Updated Apr 21 2020
Inaugurated in 1883, the Montjuïc cemetery is named after the hill on which it stands; a beautiful place in Barcelona thanks to its tranquillity and views, it gives a special peaceful feel to the cemetery. The cemetery was constructed in reaction to the urgent need for a large cemetery in the city, due to the huge demographic growth that occurred in the mid-19th century. Leandre Albareda, a renowned architect of his time, was commissioned to design the cemetery, and he studied many European cemeteries in order to carry out the project. It was continuously extended until 1960, by which time it had spread to its maximum limit, which made it impossible to grow any further into the city.
Highlights about the Montjuïc Cemetery
The monumental complex of the Montjuïc cemetery are remarkable; essentially it’s in the Catalan modernist, or Art Nouveau style, although there are certainly influences of realist, neo-gothic and neo-Egyptian styles. The current artistic legacy was made possible in a large part thanks to the economic boom of the Catalan bourgeoisie between the end of the 19th and beginning of the 20th century. People not only wanted to flaunt their social class throughout their lives, but also once they had died, and for this reason they hired the services of great well-known artists of the time, such as Leandre Albareda, Josep Puig i Cadafalch, Lluís Domènich i Montaner, Antoni Rovira and Enric Sagnier.
Two notable examples of members of the catalan bourgeoisie who are buried there are Josep Batlló i Casanovas and Antoni Amatller. Other historical figures that are buried there include Ildefons Cerdà, Fransesc Macià and Joan Miró, amongst many others.
Another point of great historical importance is known as the ‘Fossar de la Pedrera’ – now a memorial, but literally a massed grave in which the bodies of over 4000 victims of reprisals during Franco’s rule are buried. The most notable is Lluís Companys, the former President of Catalunya, who was sentenced to death at Montjuïc Castle in 1940 for ‘military rebellion’, and whose remains were transferred to their current location in 1985.
Visit the Montjuïc cemetery for free
Access to the grounds of Montjuïc’s cemetery is free of charge, so there is nothing stopping you visiting at your leisure. In order to do this it might be wise to pick up a brochure, which you can find at the entrance, as this will point you in the right direction of the most historically and architecturally interesting graves, as well as giving you a brief explanation about them.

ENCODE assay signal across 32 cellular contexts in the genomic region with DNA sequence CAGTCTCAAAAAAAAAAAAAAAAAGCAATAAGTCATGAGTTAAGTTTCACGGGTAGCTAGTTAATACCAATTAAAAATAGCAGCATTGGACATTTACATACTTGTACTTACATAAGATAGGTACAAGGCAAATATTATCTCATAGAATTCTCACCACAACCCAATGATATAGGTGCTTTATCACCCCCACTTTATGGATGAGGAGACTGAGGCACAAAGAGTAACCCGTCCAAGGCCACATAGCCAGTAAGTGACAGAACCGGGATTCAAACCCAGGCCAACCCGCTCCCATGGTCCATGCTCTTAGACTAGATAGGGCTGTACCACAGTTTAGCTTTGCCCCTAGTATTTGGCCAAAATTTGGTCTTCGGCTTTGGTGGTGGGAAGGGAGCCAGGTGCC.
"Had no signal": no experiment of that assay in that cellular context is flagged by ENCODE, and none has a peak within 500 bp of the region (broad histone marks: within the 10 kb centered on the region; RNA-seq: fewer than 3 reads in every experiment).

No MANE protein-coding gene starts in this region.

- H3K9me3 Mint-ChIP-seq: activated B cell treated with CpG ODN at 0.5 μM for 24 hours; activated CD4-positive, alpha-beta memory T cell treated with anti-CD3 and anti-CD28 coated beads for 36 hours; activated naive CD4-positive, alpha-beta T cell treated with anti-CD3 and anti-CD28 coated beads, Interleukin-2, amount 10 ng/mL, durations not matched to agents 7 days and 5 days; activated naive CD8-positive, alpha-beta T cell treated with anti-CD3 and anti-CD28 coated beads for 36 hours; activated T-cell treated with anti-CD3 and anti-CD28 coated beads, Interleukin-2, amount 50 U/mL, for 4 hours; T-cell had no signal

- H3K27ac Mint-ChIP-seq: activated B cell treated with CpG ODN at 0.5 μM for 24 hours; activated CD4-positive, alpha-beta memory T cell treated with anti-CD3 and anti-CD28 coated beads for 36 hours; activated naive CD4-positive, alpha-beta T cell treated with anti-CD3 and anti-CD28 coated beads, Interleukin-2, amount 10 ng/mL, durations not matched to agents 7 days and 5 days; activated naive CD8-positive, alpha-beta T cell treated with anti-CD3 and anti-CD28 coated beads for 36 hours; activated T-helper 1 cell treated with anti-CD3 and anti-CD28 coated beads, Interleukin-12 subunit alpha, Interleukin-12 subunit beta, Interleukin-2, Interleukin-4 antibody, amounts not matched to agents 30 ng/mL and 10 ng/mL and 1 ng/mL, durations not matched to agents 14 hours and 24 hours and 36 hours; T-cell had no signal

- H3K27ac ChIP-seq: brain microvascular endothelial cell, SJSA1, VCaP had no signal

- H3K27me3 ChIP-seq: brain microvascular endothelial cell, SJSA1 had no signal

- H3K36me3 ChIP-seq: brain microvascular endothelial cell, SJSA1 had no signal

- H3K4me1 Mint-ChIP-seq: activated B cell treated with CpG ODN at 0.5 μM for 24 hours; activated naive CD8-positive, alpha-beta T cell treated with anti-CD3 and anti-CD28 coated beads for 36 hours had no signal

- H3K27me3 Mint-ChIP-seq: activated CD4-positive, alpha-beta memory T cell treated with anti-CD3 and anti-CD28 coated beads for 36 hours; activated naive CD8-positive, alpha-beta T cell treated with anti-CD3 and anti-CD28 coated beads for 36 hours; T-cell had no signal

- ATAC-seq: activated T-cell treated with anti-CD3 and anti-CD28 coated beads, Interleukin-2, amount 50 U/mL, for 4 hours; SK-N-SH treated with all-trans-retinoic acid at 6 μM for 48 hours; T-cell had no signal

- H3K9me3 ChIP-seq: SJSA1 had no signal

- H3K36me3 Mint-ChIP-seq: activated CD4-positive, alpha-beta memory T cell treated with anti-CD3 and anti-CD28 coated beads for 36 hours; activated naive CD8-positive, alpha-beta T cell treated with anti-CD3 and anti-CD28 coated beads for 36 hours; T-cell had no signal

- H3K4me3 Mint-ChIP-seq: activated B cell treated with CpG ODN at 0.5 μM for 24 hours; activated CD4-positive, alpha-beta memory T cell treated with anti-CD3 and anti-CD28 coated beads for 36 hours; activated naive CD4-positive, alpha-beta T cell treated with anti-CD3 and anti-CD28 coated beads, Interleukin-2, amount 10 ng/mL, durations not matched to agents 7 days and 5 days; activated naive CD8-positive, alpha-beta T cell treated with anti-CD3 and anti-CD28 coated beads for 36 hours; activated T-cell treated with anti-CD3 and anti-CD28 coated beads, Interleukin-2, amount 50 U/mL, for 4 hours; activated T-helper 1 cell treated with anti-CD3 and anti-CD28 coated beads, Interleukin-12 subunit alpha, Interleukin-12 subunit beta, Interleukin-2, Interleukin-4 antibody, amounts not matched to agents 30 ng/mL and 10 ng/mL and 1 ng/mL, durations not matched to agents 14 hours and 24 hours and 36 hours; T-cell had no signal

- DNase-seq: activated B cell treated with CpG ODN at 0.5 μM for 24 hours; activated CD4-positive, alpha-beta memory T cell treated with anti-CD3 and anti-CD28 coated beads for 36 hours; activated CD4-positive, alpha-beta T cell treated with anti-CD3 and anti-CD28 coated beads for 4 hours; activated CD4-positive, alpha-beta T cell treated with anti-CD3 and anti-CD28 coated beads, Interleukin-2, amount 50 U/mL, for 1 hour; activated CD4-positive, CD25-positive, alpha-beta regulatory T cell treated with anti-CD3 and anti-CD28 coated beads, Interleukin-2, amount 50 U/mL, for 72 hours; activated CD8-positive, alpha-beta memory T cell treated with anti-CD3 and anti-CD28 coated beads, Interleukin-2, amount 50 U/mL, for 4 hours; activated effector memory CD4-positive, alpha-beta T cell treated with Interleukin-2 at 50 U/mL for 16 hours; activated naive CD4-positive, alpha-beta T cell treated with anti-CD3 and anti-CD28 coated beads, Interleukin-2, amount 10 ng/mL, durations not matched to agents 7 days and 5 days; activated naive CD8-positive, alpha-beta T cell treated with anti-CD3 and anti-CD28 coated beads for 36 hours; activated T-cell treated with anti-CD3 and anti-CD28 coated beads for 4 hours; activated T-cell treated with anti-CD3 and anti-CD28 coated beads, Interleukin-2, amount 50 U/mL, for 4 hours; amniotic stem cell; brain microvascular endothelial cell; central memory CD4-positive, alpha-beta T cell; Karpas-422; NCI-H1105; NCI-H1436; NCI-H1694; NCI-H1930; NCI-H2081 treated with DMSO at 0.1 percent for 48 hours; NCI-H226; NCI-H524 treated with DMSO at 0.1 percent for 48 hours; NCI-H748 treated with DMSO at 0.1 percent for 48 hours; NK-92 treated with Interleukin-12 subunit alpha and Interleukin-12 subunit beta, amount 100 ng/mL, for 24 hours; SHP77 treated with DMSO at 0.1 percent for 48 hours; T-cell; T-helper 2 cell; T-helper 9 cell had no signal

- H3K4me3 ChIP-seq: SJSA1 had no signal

Complementing the paper brochure, you’ll also find QR-codes at the main entrance and at the most important sites, giving you much more information about each one of them. Available in Spanish, Catalan, English and French, to gain access to the QR-codes you will need a smartphone, and to have installed an application that allows you to scan these codes.
Guided cultural tours
Despite the huge benefit of the QR codes, and the flexibility to visit the cemetery for free at your leisure, we also recommend that wherever possible you attend one of the three free guided tours (Guided visits, only in Catalan and Spanish) mentioned below, that are organised every 2nd and 4th Sunday of the month. It’s not necessary to make a reservation in advance, unless you’re part of a group of 10 or more people.
What the visit includes: this guided tour encompasses the era from 1888 to 1936, and you will visit sculptures and tombs designed by well-known artists, who were commissioned by important personalities of the day.
Duration: 3 hours.
What the visit includes: During the course of this tour you will visit a total of 48 graves of many illustrious figures of late-19th century and early-20th century Barcelona.
Duration: 3 hours.
What the visit includes: as its name suggests, this route is a combination of the historical and artistic routes. It’s a shorter tour that encompasses several of the tombs from both tours.
Duration: 2 hours.
For more information or to reserve a guided tour for groups in English or other languages, you will need to contact the Cementiris de Barcelona organisation in advance.
Phone: (0034) 934 841 999
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Map and how to get to the Montjuïc Cemetery
As it’s a little bit further out of the city centre, it’s most convenient to arrive by car, especially as parking isn’t a problem at the Cementerio de Montjuïc. However, there’s also a regular bus service if you’d rather take the bus, and of course taxis will be able to drop you at the entrance.
c/ (street) Mare de Déu de Port, 56-58 Barcelona.
From Monday to Sunday: from 08:00 to 18:00.
2nd and 4th Sunday of the month: guided visits at 11:00 in Catalan and at 11:15 in Spanish.
Entry is free of charge: even for the organised guided visits.
How to get there?
Buses: Lines 21, 23, 37, 107 (this actually goes into the cemetery, but only operates at weekends), 109 and 193.